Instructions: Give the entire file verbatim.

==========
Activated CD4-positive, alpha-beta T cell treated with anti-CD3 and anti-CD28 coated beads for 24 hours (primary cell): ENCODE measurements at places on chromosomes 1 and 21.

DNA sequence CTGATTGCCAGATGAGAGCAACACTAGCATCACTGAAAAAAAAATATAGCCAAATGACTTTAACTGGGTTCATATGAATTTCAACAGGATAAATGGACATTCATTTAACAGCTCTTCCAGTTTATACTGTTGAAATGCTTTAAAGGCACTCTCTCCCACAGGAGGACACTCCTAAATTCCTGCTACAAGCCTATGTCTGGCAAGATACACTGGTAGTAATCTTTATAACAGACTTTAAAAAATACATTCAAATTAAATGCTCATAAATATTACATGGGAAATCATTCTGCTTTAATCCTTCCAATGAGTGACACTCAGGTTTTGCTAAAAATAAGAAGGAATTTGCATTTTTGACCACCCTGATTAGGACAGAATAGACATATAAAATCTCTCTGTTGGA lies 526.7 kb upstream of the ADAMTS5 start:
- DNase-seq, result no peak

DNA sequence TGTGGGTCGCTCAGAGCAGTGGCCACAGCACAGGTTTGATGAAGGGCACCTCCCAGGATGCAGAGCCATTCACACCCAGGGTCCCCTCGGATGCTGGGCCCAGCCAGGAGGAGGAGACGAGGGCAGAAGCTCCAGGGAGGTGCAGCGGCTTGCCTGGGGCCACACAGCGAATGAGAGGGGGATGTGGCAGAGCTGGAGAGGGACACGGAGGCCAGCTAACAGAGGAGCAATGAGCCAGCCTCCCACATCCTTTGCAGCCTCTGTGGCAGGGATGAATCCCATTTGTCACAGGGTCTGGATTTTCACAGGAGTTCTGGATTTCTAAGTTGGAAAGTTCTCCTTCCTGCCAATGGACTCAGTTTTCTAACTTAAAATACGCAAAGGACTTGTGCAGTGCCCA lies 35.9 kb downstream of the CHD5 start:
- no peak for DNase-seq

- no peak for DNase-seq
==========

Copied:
Activated CD4-positive, alpha-beta T cell treated with anti-CD3 and anti-CD28 coated beads for 24 hours (primary cell): ENCODE measurements at places on chromosomes 1 and 21.

DNA sequence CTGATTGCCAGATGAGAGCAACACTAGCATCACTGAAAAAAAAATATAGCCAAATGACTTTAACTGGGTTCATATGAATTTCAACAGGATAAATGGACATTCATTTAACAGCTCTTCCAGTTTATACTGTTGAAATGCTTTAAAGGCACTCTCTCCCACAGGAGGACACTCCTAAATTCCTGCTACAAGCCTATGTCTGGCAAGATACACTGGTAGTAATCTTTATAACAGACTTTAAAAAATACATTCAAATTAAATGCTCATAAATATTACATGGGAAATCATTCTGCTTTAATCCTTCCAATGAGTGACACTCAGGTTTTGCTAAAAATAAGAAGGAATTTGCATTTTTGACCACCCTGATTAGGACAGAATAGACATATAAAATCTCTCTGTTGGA lies 526.7 kb upstream of the ADAMTS5 start:
- DNase-seq, result no peak

DNA sequence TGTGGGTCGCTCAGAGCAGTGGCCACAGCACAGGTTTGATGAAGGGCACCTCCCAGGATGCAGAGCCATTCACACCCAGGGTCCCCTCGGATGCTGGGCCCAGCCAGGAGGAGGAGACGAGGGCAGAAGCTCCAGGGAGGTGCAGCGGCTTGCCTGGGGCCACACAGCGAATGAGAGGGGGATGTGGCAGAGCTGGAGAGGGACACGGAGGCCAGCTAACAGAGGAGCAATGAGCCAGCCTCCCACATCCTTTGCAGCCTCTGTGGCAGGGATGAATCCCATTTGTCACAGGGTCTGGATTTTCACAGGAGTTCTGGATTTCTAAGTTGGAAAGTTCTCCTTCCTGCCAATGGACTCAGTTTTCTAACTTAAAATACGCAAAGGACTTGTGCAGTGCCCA lies 35.9 kb downstream of the CHD5 start:
- no peak for DNase-seq

- no peak for DNase-seq